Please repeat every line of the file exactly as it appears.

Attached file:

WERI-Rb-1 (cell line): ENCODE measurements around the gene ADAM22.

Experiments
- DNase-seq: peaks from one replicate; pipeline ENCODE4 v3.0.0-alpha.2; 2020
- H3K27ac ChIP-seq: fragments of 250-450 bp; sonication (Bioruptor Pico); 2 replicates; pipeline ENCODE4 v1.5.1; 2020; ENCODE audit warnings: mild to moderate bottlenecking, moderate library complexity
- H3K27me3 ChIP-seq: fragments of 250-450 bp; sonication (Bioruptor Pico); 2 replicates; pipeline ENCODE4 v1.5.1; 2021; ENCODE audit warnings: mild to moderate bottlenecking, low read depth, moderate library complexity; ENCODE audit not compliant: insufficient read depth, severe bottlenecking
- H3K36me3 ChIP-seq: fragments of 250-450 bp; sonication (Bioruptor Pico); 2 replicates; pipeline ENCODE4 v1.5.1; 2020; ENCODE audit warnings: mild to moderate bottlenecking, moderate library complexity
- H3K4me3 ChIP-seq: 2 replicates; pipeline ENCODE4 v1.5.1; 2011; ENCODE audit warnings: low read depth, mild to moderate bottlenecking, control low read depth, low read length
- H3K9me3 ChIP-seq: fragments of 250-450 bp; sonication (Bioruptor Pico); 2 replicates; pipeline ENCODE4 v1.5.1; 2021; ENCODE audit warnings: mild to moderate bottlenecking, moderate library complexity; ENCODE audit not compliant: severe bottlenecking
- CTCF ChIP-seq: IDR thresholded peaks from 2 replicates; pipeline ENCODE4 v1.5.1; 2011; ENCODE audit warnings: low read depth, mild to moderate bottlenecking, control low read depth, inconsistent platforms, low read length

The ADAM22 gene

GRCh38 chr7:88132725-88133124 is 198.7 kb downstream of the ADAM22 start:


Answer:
WERI-Rb-1 (cell line): ENCODE measurements around the gene ADAM22.

Experiments
- DNase-seq: peaks from one replicate; pipeline ENCODE4 v3.0.0-alpha.2; 2020
- H3K27ac ChIP-seq: fragments of 250-450 bp; sonication (Bioruptor Pico); 2 replicates; pipeline ENCODE4 v1.5.1; 2020; ENCODE audit warnings: mild to moderate bottlenecking, moderate library complexity
- H3K27me3 ChIP-seq: fragments of 250-450 bp; sonication (Bioruptor Pico); 2 replicates; pipeline ENCODE4 v1.5.1; 2021; ENCODE audit warnings: mild to moderate bottlenecking, low read depth, moderate library complexity; ENCODE audit not compliant: insufficient read depth, severe bottlenecking
- H3K36me3 ChIP-seq: fragments of 250-450 bp; sonication (Bioruptor Pico); 2 replicates; pipeline ENCODE4 v1.5.1; 2020; ENCODE audit warnings: mild to moderate bottlenecking, moderate library complexity
- H3K4me3 ChIP-seq: 2 replicates; pipeline ENCODE4 v1.5.1; 2011; ENCODE audit warnings: low read depth, mild to moderate bottlenecking, control low read depth, low read length
- H3K9me3 ChIP-seq: fragments of 250-450 bp; sonication (Bioruptor Pico); 2 replicates; pipeline ENCODE4 v1.5.1; 2021; ENCODE audit warnings: mild to moderate bottlenecking, moderate library complexity; ENCODE audit not compliant: severe bottlenecking
- CTCF ChIP-seq: IDR thresholded peaks from 2 replicates; pipeline ENCODE4 v1.5.1; 2011; ENCODE audit warnings: low read depth, mild to moderate bottlenecking, control low read depth, inconsistent platforms, low read length

The ADAM22 gene

GRCh38 chr7:88132725-88133124 is 198.7 kb downstream of the ADAM22 start: